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Crab spiders affect flower visitation by bees

Authors

  • Reuven Dukas,

  • Douglass H. Morse


R. Dukas, Dept of Psychology, McMaster Univ., 1280 Main Street West, Hamilton, Ontario, Canada L8S 4K1 (dukas@mcmaster.ca). – D. H. Morse, Dept of Ecology and Evolutionary Biology, Brown Univ., Providence, RI 02912, USA.

Abstract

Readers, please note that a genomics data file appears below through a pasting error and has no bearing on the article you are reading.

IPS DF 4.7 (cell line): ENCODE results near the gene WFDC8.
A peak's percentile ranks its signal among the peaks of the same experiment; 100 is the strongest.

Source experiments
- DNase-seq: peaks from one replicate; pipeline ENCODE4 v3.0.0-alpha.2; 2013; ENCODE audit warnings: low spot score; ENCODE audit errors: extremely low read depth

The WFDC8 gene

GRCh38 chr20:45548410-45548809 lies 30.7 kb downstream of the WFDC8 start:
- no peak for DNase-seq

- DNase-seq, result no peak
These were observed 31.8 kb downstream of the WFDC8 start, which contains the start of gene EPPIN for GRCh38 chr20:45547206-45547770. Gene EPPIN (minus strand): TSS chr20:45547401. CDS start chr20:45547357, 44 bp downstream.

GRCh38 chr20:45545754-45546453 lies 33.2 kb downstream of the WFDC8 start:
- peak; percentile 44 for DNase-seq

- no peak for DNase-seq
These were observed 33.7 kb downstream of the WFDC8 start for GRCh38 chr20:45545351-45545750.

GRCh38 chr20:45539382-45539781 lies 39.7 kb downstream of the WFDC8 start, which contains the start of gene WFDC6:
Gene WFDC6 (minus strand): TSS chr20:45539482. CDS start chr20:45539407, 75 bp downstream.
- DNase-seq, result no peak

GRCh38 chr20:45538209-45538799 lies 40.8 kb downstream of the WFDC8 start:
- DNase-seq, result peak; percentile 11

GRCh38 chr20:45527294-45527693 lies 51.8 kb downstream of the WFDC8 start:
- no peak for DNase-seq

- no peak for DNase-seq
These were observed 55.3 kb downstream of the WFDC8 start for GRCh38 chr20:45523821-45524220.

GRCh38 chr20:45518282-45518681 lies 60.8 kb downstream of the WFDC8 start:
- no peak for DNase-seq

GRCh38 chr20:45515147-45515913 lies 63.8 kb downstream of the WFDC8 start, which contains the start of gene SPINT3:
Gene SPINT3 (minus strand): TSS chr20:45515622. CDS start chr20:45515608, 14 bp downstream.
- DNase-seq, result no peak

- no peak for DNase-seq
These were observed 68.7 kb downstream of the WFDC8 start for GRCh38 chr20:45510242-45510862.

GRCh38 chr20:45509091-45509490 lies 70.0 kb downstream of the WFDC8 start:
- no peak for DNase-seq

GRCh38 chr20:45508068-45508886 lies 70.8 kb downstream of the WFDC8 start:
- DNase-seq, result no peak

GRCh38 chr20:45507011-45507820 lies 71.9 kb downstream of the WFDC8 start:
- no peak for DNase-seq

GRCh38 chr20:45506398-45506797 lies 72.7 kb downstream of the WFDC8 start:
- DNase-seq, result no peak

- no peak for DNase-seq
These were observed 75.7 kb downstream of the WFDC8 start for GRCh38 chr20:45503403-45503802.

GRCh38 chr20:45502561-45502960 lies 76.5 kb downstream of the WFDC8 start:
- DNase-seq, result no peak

In a field experiment, the bumblebee, B. ternarius, visited milkweed patches harboring crab spiders, Misumena vatia, at a lower frequency than patches free of crab spiders, and honeybees showed a similar but non-significant trend. Two other bumblebee species, B. terricola and B. vagans, did not avoid the spider patches. The latter two species are larger than B. ternarius and honeybees and suffer lower crab-spider predation. As far as we know, this is the first field study documenting negative effects of predators on flower visitation rate by pollinator populations. Our study suggests that pollinator response to predation may influence pollinator-plant interactions.

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